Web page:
So, I've kind of noticed that my 4.25 rating is kind of a go-to rating when I really like a book but it just doesn't have that edge (which I can't define). If you do ratings, do you have a difficult time rating books--stacking them all up against one another, rating for the writing as well as entertainment? It's sticky for me and I've thought about just doing away with the ratings, but on the other hand I like having them. Maybe I just need to sit down and define what my ratings mean? Maybe this is a conversation for another post.
Emma. That's what I'm talking about, right? :) Emma is the story of a young woman who has no desire to get married herself, but she loves to play matchmaker to her friends and acquaintances, especially after a particularly successful "match" between her close friend Miss Taylor and Mr. Weston. When her matchmaking endeavors fail between her friend Harriet and Mr. Elton, and she receives criticism from the respected Mr. Knightley, and she becomes tangled up with the strange and elusive Frank Churchill, Emma reevaluates the way that she interacts with others and what she must do to amend the messes and offenses she has created. (Um, really difficult to shortly summarize an Austen novel!)
I really enjoyed Emma. I was kind of dreading it and have put it off for years. Actually, I started it right before grad school, but never picked it back up after the school workload forced me to put it down. Once I did pick it back up, I vowed to take it slowly, and I'm glad I did because this book was really a treat. Austen isn't one of my favorites--I much prefer the darker Bronte sisters (yes, you know I love Wuthering Heights). I was so familiar with the Pride and Prejudice story line, that when I read the book last winter I wasn't very enthralled. I liked it, but it didn't give me the urge to read anything else right away. Now after finishing Emma, I'm excited to visit some of the others that I haven't read. Yes, I'm still intimidated by the language and the fact that it takes me twice as long to read as a regular novel, but overall I did find the reading very easy to swallow (and follow).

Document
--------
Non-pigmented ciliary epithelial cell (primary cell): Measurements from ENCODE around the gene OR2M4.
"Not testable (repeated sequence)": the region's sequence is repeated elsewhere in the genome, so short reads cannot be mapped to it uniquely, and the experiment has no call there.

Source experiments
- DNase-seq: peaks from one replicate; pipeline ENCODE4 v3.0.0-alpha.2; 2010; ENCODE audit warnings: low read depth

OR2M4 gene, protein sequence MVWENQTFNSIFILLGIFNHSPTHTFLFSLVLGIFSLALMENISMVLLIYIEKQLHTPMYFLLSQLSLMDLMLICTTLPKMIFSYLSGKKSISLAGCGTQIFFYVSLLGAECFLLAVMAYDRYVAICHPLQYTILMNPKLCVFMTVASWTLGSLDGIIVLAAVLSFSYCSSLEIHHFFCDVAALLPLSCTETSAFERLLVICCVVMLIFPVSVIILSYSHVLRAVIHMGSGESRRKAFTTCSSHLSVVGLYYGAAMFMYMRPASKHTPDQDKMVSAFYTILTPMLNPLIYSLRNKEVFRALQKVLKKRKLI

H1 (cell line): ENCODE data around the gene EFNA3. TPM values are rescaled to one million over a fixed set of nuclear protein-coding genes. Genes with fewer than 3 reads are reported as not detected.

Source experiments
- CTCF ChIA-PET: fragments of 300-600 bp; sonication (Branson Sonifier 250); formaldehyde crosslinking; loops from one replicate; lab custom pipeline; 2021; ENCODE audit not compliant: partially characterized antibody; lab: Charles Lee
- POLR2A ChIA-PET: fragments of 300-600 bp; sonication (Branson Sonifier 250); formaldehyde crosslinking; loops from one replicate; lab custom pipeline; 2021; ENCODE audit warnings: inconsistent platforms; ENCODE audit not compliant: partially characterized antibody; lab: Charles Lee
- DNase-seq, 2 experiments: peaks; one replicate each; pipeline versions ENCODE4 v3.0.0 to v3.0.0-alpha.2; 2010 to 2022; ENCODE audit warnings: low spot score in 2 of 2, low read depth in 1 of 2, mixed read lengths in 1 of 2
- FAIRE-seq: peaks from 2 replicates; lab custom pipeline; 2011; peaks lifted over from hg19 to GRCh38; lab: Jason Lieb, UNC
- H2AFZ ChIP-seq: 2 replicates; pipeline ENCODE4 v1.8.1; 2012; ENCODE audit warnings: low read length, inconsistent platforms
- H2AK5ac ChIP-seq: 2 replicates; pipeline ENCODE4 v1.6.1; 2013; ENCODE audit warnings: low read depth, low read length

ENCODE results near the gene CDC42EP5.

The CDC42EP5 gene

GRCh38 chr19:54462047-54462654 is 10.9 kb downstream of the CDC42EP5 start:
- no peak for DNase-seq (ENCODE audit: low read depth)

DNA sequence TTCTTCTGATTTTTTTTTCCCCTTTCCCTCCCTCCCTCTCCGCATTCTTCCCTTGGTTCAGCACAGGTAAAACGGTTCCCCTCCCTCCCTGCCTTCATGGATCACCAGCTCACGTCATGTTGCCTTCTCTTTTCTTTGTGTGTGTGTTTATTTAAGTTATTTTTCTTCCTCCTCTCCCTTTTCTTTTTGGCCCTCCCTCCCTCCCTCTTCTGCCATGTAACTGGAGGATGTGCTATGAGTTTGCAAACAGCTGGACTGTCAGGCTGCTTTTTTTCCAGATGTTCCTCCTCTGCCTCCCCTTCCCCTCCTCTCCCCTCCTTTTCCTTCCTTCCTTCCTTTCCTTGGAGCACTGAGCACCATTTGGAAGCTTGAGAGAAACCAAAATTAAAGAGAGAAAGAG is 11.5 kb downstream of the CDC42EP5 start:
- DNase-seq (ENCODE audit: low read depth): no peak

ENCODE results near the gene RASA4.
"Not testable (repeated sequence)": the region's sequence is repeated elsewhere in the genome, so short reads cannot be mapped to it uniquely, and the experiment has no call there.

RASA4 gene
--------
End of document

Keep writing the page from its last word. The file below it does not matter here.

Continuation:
I think part of the reason why I liked Emma a little more than I expected was because on some levels I could relate to Emma, the character. There are thing to like about her, but she also definitely has her faults, whereas Elizabeth Bennett is seemingly perfect (other than her pride...and prejudice). Emma sometimes loses sight of what is really important and she is a little bit of a meddler, but I think she has good intentions. She cares about the happiness of people around her, she just doesn't always know how to effectively instill happiness in others--and more importantly that it isn't necessarily her job to make other people happy by "fixing" their lives.
My only complaint, really, with the book is how neatly everything wraps up in the end. Of course I knew what the outcome was going to be (especially having seen the movie Clueless several times in my teenaged years), but to suddenly realize who it is you want to spend the rest of your life with--"duh, I should have known all along!"? I don't think life is really that clean. And certainly the events leading up to Emma's discovery are not necessarily "clean" but really, Jane--can't you write containing the dark sordid details? Why does everything have to fit so well? And what the heck happens to these characters after they are happily married? I guess that's what the modern day sequels are for. :P
I searched and searched for other reviews of Emma--this is what I came up with. Of course, let me know if I've missed yours.
Amanda, Literary Feline, Book Chronicle